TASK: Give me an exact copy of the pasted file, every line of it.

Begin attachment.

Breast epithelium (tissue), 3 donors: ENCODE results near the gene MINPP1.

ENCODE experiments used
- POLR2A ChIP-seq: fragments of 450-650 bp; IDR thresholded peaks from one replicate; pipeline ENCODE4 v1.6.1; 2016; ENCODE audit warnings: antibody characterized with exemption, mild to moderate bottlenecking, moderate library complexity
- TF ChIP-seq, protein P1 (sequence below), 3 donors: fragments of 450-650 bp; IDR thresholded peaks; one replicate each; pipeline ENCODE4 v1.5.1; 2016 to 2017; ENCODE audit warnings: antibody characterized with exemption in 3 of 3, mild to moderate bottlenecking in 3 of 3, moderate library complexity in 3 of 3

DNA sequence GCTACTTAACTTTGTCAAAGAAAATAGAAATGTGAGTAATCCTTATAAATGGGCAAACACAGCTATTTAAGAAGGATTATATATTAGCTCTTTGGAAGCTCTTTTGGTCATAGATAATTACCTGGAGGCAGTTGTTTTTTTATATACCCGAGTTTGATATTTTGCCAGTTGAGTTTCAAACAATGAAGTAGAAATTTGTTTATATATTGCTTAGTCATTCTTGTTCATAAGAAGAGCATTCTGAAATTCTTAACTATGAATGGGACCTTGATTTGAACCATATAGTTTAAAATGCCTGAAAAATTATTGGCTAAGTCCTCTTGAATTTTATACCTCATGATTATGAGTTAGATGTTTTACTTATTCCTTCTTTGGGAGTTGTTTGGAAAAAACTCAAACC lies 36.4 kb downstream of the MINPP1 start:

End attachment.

Breast epithelium (tissue), 3 donors: ENCODE results near the gene MINPP1.

ENCODE experiments used
- POLR2A ChIP-seq: fragments of 450-650 bp; IDR thresholded peaks from one replicate; pipeline ENCODE4 v1.6.1; 2016; ENCODE audit warnings: antibody characterized with exemption, mild to moderate bottlenecking, moderate library complexity
- TF ChIP-seq, protein P1 (sequence below), 3 donors: fragments of 450-650 bp; IDR thresholded peaks; one replicate each; pipeline ENCODE4 v1.5.1; 2016 to 2017; ENCODE audit warnings: antibody characterized with exemption in 3 of 3, mild to moderate bottlenecking in 3 of 3, moderate library complexity in 3 of 3

DNA sequence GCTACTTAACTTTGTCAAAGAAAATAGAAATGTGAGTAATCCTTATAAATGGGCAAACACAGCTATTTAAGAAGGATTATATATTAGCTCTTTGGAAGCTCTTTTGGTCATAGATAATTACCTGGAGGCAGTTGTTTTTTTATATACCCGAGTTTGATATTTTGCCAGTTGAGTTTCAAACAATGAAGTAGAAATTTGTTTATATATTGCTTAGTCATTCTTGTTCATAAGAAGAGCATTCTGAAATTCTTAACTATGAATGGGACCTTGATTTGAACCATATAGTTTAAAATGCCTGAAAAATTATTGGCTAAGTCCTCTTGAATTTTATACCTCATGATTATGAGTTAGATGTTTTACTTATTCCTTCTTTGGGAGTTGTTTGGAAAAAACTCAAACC lies 36.4 kb downstream of the MINPP1 start: